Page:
Space Tech: The sky’s the limit

New Zealand’s an unlikely global leader when it comes to Space Tech, but more and more local businesses have got their eyes on the skies.

Space may be the final frontier, but farmers, scientists and governments are putting it to good use to observe what’s happening on Earth. In the final instalment of our six-episode podcast Digital tomorrow: Powering transformation, looks at how satellite technology has the power to transform industries.

With a few taps on his mobile phone, Peter Terpstra, the general manager of technology at Indevin Group, can see all the company’s acreage in Marlborough and the Awatere Valley. Indevin, one of the biggest wine companies in the country, has expanded into geographic information system (GIS) technologies to keep an eye in the sky on its business.

“Knowing where our assets are, knowing where our competitors’ assets are, but also doing geospatial queries about the land that’s available – whether it’s the right slope, the right altitude,” Terpstra says.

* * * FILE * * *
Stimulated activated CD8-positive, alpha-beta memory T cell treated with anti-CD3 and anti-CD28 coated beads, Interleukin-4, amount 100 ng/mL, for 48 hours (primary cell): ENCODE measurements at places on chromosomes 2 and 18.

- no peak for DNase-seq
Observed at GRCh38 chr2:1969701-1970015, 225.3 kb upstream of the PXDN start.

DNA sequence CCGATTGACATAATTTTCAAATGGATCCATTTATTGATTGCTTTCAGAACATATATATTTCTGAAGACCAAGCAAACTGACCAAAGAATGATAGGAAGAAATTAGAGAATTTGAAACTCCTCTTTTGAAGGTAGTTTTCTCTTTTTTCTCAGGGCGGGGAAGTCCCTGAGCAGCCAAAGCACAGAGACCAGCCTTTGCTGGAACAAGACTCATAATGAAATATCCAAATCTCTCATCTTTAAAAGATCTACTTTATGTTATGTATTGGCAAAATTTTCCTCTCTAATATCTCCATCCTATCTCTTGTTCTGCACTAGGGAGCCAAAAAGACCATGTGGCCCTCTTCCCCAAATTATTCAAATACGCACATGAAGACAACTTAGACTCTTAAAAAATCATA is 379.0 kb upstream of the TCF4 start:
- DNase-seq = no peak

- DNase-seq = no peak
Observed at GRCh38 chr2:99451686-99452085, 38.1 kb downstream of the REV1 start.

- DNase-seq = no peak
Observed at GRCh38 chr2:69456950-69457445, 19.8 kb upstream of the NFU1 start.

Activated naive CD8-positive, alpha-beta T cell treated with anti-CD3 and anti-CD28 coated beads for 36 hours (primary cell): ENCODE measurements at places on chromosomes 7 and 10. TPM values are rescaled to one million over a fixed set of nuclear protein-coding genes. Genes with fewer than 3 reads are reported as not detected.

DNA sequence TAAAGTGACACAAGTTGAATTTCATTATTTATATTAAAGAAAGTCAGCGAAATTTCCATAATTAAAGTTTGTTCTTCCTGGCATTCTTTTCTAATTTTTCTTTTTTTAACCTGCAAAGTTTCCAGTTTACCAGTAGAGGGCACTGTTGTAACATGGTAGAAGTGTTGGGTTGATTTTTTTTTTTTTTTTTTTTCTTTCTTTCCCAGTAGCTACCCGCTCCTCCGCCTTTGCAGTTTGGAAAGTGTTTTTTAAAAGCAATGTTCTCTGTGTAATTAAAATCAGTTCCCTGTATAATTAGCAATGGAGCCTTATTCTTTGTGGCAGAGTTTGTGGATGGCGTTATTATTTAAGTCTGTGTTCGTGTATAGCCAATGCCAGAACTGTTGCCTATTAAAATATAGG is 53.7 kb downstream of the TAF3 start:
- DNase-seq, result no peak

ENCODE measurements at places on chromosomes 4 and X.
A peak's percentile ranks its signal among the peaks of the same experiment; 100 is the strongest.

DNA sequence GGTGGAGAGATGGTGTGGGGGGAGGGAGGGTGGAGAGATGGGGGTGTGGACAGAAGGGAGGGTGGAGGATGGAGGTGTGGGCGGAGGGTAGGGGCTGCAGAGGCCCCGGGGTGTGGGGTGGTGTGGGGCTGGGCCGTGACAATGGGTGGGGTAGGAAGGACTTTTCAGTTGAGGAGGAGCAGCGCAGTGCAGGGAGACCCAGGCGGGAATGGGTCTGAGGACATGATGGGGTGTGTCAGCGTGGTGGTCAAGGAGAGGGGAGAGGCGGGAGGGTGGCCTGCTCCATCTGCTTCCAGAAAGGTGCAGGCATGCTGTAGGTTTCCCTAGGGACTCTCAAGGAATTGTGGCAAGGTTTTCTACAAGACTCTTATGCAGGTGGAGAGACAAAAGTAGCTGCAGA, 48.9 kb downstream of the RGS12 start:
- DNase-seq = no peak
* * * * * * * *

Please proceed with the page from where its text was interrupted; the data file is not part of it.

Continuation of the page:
“We’re looking for opportunities for where we might acquire land and grow our supply base.”

It’s quicker than driving around the hundreds of hectares of vines checking things out with binoculars – you can’t see over hills, he quips. For Indevin, geospatial information is vital to informing logistics.

“When you’ve got a 50-foot-plus long track, driving up these rural roads, if you miss the entrance to the vineyard, sometimes it can be 15 minutes before you get an opportunity to turn around.

“One of the biggest wins we had was one of the simplest, which was to geospatially locate all the gates to the vineyard, so [drivers] didn’t overshoot them.”

GIS is also helping Indevin plan for a rapidly evolving climate future. Climate change has created a shorter window of time in which to harvest the sauvignon blanc grapes that Marlborough is famous for. Their GIS tech has created an optimal route to move between their different growers and vineyards to harvest everything as quickly as possible.

Grant Hunkin, who leads the Space Tech unit at EY New Zealand, believes businesses and government in New Zealand are only just grasping the potential scope of geospatial information.